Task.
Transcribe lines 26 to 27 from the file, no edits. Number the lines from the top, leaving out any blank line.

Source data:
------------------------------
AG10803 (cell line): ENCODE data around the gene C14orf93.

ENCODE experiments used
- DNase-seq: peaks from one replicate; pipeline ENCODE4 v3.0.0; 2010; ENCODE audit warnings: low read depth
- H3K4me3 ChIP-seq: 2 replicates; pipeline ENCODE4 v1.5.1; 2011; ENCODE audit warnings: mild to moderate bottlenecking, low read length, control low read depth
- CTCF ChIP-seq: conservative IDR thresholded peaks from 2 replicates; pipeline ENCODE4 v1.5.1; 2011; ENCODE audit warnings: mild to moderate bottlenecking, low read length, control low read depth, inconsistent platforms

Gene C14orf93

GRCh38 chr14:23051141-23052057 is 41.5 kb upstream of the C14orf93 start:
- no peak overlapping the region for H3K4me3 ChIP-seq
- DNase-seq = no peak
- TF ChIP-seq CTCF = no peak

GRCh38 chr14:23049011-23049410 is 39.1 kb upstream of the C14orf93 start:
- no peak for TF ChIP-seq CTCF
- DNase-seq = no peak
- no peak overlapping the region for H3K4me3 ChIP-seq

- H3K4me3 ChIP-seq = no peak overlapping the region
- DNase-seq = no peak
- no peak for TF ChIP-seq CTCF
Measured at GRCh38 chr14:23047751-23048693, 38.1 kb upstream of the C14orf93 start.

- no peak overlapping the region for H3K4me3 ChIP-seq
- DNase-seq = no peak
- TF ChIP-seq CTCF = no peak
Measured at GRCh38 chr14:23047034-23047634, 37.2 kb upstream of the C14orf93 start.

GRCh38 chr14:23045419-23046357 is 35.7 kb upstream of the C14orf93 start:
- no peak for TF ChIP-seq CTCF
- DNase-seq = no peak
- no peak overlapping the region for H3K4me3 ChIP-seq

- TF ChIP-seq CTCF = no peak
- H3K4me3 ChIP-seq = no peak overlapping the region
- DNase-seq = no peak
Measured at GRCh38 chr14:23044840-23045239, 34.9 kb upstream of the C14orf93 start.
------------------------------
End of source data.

- no peak overlapping the region for H3K4me3 ChIP-seq

- TF ChIP-seq CTCF = no peak